Broadcaster Cathy Newman hit the headlines after she tweeted on Sunday to say that “ushered out of” the South London Islamic Centre in Streatham.
She had was taking part in Visit My Mosque day and said afterwards that she believed it must have been a men-only mosque, but was not made aware of this at the time. CCTV footage shows Newman leaving on her own after speaking to someone inside the mosque.
Today she announced her decision to break from Twitter as a result of the controversy.
@cathynewman1/4 I have written to South London Islamic Centre and offered my sincere apologies for tweets sent in haste after I visited there in error.
@cathynewman 2/4 I accept my tweets were inappropriate and regret the use of the word “ushered”.
@cathynewman 3/4 My language was poorly chosen and has caused a great deal of offence. I deeply regret that this happened.
@cathynewman 4/4 I shall now be taking a break from Twitter.
Social media has been awash with incredulity at some of the items auctioned at this week’s Tory party’s Black and White gala, a major fundraiser for the election campaign.
Diners paid up to £15,000 per table for a place at the secretive event attended by David Cameron and senior conservatives. With some of the country’s richest hedge fund managers in attendance lots included the opportunity to go “shoe shopping with Theresa May”. It’s not clear whether the £17,500 bid includes the price of the shoes or whether that will be extra.
Other bids were for a “unique bound collection” of George Osborne’s Budget speeches, signed by the chancellor,
a “roast chicken dinner” at the home of Chief Whip Michael Gove and a JCB digger.
On twitter user @paulsinha summed it up with the following:
“Shoe shopping with Theresa May” sounds less like an auction lot and more like a rejected TV pitch from Alan Partridge.
Monkey Tennis anyone?
At the start of the week Lord Ashcroft published his latest batch of polls, this time from Scotland. Perhaps the biggest shocker was the 29 point deficit to the SNP faced by LibDem Danny Alexander, in his seat in Inverness, Nairn, Badenoch and Strathspey.
Today it’s the LibDem leader’s turn. Lord Ashcroft announced today that it had come to light that the poll he had published for Sheffield Hallam included a mistake in the data. The corrected data means that rather than having a three-point lead Nick Clegg should have been three points behind Labour.
The problem is that this poll was done in November, so whether the data was right or wrong, it’s completely out of date. Lord Ashcroft is an erstwhile activist so as I posted earlier in the week there are good reasons for treating his announcements with caution. On the 27 November the day that Ashcroft first announced TNS BMRB put the LibDems on 6% of the national vote, Today a YouGov poll puts them on 9%.
In search of a headline however The Telegraph, The Independent and Channel Four News all carry the line that Nick Clegg is on course to lose his seat. Perhaps he is, it looks as though he was, but a November poll is no basis for a February headline.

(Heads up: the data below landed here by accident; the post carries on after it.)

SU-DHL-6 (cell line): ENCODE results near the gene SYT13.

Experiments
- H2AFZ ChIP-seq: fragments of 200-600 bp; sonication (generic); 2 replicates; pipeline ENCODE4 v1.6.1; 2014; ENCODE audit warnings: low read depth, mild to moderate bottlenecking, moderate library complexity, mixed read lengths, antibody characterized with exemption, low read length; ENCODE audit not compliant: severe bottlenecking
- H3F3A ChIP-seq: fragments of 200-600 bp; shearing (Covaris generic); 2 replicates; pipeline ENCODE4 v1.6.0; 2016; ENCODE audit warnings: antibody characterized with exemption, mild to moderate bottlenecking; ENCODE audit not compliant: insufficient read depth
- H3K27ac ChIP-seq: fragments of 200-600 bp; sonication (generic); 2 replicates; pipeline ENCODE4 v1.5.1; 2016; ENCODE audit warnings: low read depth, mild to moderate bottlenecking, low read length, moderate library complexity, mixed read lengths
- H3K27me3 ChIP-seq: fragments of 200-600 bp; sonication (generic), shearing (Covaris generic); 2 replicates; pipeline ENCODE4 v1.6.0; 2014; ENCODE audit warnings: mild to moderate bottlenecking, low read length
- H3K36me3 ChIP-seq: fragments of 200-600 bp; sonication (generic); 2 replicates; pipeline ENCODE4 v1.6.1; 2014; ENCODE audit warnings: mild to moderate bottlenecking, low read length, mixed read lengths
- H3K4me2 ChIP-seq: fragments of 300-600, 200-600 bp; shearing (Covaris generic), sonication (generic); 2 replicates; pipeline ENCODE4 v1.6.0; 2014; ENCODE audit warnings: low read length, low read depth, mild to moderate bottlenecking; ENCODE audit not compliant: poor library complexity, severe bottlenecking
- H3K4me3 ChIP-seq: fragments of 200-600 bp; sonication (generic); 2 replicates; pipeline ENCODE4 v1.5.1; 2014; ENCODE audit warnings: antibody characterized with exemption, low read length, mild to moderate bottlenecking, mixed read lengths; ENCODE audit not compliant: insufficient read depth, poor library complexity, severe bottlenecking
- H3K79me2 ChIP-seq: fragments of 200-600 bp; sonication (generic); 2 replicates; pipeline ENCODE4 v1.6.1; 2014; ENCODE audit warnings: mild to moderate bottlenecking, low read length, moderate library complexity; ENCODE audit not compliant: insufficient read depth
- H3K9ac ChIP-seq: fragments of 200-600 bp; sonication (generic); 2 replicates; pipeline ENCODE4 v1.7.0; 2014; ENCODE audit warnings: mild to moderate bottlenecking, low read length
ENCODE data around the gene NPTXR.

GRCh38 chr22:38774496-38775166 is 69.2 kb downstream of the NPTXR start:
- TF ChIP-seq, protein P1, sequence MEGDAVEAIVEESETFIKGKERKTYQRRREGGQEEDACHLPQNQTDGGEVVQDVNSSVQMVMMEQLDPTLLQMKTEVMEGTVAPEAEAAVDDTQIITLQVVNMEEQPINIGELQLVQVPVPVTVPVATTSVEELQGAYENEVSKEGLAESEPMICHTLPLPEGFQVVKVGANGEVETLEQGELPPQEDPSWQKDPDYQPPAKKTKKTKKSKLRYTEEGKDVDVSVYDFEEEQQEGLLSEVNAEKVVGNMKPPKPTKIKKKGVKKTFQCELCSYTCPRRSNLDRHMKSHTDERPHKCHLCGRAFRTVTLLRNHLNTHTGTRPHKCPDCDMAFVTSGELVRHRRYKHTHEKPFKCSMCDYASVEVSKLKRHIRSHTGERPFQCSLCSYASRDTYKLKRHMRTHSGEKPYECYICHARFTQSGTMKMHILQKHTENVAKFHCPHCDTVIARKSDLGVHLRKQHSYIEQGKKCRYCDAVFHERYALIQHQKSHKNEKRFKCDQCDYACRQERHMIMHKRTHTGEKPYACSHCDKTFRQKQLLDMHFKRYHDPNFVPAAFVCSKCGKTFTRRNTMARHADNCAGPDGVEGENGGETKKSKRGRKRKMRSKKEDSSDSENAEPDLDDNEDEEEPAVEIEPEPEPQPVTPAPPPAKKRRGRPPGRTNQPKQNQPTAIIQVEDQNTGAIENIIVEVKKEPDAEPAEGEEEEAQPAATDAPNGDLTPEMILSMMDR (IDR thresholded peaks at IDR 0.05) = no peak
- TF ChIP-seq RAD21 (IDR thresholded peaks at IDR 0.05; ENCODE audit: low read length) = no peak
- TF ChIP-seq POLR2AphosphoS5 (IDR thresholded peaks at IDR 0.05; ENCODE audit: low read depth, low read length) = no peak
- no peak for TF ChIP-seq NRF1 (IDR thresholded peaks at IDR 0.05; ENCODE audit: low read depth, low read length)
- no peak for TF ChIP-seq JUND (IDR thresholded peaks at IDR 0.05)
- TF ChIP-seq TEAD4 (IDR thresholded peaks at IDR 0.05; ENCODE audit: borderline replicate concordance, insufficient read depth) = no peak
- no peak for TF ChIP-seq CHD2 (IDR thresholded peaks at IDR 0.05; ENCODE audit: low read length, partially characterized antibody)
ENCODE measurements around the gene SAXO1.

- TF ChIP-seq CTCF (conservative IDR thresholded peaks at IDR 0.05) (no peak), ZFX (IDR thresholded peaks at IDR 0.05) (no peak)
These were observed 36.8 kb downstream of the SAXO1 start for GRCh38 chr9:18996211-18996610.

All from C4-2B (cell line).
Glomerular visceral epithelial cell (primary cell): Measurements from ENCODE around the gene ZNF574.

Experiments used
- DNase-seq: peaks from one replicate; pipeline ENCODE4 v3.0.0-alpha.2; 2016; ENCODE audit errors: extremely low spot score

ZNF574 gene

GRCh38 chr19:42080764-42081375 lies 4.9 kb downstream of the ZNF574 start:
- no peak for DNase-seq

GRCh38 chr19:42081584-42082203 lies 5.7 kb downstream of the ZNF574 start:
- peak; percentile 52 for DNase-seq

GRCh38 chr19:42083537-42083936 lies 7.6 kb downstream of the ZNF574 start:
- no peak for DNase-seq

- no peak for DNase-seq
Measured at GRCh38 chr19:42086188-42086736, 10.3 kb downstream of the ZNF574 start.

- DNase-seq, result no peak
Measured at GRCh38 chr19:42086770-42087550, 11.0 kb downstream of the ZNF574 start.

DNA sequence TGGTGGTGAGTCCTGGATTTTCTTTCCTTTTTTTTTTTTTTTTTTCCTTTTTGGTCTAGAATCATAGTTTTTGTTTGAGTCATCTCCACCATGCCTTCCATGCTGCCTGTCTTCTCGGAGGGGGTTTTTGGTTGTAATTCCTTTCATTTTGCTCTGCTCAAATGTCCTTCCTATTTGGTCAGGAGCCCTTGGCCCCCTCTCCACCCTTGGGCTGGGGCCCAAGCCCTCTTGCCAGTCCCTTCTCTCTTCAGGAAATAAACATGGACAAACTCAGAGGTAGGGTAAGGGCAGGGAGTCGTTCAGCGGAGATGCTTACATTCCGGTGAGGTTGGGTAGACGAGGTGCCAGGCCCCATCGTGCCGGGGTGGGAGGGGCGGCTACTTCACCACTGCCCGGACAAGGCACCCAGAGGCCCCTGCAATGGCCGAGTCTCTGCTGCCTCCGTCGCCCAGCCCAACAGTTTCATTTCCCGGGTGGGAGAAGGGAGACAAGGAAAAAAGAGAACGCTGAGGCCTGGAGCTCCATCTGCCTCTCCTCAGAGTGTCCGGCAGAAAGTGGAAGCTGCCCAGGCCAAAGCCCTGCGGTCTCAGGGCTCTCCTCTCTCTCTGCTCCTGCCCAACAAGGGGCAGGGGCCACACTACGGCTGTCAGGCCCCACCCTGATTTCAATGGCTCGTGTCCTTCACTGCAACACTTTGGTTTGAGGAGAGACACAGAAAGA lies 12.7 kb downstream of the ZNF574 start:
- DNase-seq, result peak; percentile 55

If they happen at all the 2015 election TV debates will be reduced to a litany of dull, pre-prepared responses and little actual debate. Broadcasters have put forward proposals for two debates featuring the leaders of seven UK political parties, including the Tories, Labour, Lib Dems, Greens, UKIP, SNP and Plaid Cymru.
As the London Evening Standard reported last night that will mean just four or five questions with seven responses for each one. The leaders replies will be restricted to just sixty seconds. It’s not the kind of format that will allow any leader to shine or provoke any meaningful interaction. With just five or so minutes to speak Nick Clegg won’t have time to repeat the success of his 201 0 performances.
The only possibility of real interaction is a proposed head-to-head between just David Cameron and Ed Miliband as one of the three broadcast, but Cameron is unlikely to agree and may railroad the debates altogether.
Grant Shapps, the Tory chairman, said recently that they “edging towards a solution” but that Cameron was prepered to participate without giving a binding commitment. That sounds a lot like talks about talks. Many senior Conservatives think it would suit Cameron to keep debating the terms of the Debates until the clock runs out.
A new system of individual voter registration has wiped a million people off the electoral register with students particularly affected.
People now have register to vote individually rather than one member of a household or a college residence filling in the form. The number of people registered to vote has fallen sharply in many university towns. The Electoral Commission has said that 30% of 18 to 24-year-olds are currently not registered to vote.
Today (5th February 2015) is National Voter Registration Day (NVRD)created by the non-partisan Bite The Ballot group with the aim of inspiring as many as possible register to vote ahead of the 2015 General Election. Co-founder, Michael Sani, said: ‘NVRD is a day for the nation to come together. It’s a day for all of us, as citizens, to celebrate our democratic rights. But it’s also a chance to prove to decision-makers that we hold a stake in society; that we’re registered, that we’ll vote – and that we want more from our democracy’.
Last night the day was launched with the hashtag #NVRD and a ballot box projected on to the House of Commons in partnership with the UK Parliament.
Anyone can register online now here https://www.gov.uk/register-to-vote and find our more about Bite the Ballot here http://bitetheballot.co.uk/nvrd/#sthash.bsM48Z1b.dpuf
People must register before the 20 April deadline or they will not be able to register to vote in the election.